© 2024 WUTC
Play Live Radio
Next Up:
0:00 0:00
Available On Air Stations

Bond Donned A Suit, A Stylish Suit


And if you're just joining us, you're listening to WEEKENDS on ALL THINGS CONSIDERED from NPR News. I'm Guy Raz. Fifty years ago, a film franchise ushered in a new era of action, adventure, and of course, style.


RAZ: James Bond. Men wanted to look like him, and women also wanted men to look like him.


SEAN CONNERY: (as James Bond) Am I properly dressed for the occasion?

YVONNE SHIMA: (as Sister Lily) Quite suitable.

RAZ: His manner, debonair. His suits, impeccable.


JACK LORD: (as Felix Leiter) Where were you measured for this, bud?

CONNERY: (as James Bond) My tailor in Savile Row.

RAZ: Well, as it turns out, the actors playing James Bond have never been outfitted by Savile Row tailors. The first Bond tailor was located just off Savile Row at a place named for its founder, Anthony Sinclair Limited. And the current managing director there is bringing back the early James Bond fashions for the modern man. His name, Mason. David Mason.

DAVID MASON: A lot of our clients are demanding replicas of those original suits.


CONNERY: (as James Bond) Shocking.

RAZ: Anthony Sinclair Limited is a bespoke tailoring business.

You would probably understand better as custom.

And back in the 1950s, the shop had a number of former British army officers as clients, one of them being the director of the first Bond film, Terence Young.

MASON: Part of his job was to knock a young Scotsman into shape and prepare him for the role.

RAZ: Sean Connery was hardly the suave, debonair type at the time. He was a former bodybuilder, so Connery felt more comfortable in T-shirts than tailored suits.

MASON: He taught him how to talk, how to walk, how to eat, what to drink. And the icing on the cake was the bespoke finery. He was a huge man with 46-inch chest, 33-inch waist. So there was an extraordinary drop, which makes it quite a challenge to tailor an elegant suit.

RAZ: But what Sinclair created ended up becoming hugely influential. Out went the heavy fabrics and boxy cuts favored by well-dressed Englishmen at the time and in came lightweight fabrics, fitted and tailored. That's because Bond creator Ian Fleming had spent a great deal of time in Jamaica.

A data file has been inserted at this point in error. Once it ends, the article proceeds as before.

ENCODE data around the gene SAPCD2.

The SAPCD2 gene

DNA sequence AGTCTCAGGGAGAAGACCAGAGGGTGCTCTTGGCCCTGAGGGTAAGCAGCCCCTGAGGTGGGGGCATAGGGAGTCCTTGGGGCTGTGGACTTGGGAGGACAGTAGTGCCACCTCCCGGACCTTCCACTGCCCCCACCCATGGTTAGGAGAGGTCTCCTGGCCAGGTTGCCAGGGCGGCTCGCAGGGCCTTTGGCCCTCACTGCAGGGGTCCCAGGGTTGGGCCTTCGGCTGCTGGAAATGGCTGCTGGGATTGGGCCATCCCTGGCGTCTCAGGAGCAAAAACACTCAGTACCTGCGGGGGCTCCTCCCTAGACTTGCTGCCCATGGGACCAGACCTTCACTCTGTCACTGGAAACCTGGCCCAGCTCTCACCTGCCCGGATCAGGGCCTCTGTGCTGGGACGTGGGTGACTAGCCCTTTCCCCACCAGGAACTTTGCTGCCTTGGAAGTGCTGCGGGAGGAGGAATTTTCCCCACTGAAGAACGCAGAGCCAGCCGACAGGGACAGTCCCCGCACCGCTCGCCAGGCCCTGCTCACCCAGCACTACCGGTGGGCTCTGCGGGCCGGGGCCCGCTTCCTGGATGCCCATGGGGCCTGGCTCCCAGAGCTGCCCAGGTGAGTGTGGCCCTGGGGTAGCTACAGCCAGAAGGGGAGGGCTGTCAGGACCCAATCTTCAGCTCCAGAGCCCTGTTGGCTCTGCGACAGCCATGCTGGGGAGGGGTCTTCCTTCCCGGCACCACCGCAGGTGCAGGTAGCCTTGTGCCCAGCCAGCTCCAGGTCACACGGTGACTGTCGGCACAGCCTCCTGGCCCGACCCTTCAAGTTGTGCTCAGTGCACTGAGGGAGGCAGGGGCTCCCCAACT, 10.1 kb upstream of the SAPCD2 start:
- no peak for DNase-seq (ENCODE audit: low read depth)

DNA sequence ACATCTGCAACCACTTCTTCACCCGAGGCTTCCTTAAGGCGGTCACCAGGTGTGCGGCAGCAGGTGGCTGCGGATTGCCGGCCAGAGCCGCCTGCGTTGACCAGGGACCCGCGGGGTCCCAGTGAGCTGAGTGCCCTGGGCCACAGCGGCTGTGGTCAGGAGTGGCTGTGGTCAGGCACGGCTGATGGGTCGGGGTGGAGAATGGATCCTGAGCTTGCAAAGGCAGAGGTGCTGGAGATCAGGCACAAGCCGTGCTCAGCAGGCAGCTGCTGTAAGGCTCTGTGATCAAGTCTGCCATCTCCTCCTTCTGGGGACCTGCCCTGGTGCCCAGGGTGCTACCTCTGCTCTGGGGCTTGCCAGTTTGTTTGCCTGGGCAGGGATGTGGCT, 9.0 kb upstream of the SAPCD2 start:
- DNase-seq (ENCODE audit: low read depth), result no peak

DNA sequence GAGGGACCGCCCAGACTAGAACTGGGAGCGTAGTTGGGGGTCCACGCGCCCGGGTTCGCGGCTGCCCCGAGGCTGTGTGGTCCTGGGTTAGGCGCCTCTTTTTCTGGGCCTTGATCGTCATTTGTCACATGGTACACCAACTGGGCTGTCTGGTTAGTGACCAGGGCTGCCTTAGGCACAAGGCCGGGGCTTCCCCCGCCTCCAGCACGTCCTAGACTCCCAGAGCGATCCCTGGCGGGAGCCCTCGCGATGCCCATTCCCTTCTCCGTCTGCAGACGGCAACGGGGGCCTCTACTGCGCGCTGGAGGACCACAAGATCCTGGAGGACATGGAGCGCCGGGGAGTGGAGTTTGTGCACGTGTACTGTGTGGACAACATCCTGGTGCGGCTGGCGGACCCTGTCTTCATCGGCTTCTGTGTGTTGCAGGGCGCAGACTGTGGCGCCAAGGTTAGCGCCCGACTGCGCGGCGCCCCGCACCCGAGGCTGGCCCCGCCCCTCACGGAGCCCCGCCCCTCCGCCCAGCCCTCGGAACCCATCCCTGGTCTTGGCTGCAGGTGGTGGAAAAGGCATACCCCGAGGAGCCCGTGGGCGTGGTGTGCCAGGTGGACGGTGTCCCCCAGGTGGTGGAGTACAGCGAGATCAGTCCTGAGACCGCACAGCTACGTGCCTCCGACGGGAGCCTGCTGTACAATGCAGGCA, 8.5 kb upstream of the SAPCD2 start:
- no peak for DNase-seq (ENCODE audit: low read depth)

MASON: And for his hero, who could be deployed to an exotic location at a moment's notice, he needed go anywhere, do anything clothing.

RAZ: And that's just what happened in the first James Bond film, 1962's "Dr. No."

MASON: The first thing that you will see of Bond is not his face or his body. You see his hands. He's dealing cards in the casino playing baccarat.


MASON: And you see a beautiful silk turned back cuff on the sleeve of his midnight blue evening suit.


UNIDENTIFIED WOMAN: (as Character) I need another thousand.

MASON: Then you see a reverse angle shot. You see the shorter collar. And it is not until his opponent in the game asks who the check should be made payable to that he answers...


CONNERY: (as James Bond) Bond. James Bond.

MASON: And then you see his face for the first time and the full evening suit, which became, of course, the definitive look for all James Bonds since that opening moment.

RAZ: What has been your favorite Bond suit of all time?

MASON: Without question, most people's favorite, and mine, is the three-piece Prince of Wales suit that he wore in...


SHIRLEY BASSEY: (singing) Goldfinger...

MASON: Killer suit. Absolutely fantastic. And the way it was introduced in the film was very special. He just recovered from sedation aboard Goldfinger's private jet.


CONNERY: (as James Bond) Oh. That explains the humming.

MASON: And he was unshaven.


CONNERY: (as James Bond) I would like to arrive more appropriately dressed.

MASON: And he went to the bathroom to shave and to change, and he emerged wearing this magnificent piece of work.


HONOR BLACKMAN: (as Pussy Galore) You like close shaves, don't you?


BASSEY: (singing) But don't go in.

RAZ: And David Mason has now reproduced those suits from "Goldfinger" and "Dr. No" for a new Bond exhibit at the Barbican. It's an art center in London. And he's even willing to make one for you and me.

MASON: A bespoke suit would run in your currency at $5,000 plus.

RAZ: OK. Maybe not for us. But if you really want to dress like James Bond, David Mason is at your service.


RAZ: Do your suits come with, you know, like, cufflink darts or dagger shoes or any poisonous things embedded in them?


MASON: No, but it could be arranged. We've not had any requests yet.

RAZ: You could arrange that.

MASON: Of course. Transcript provided by NPR, Copyright NPR.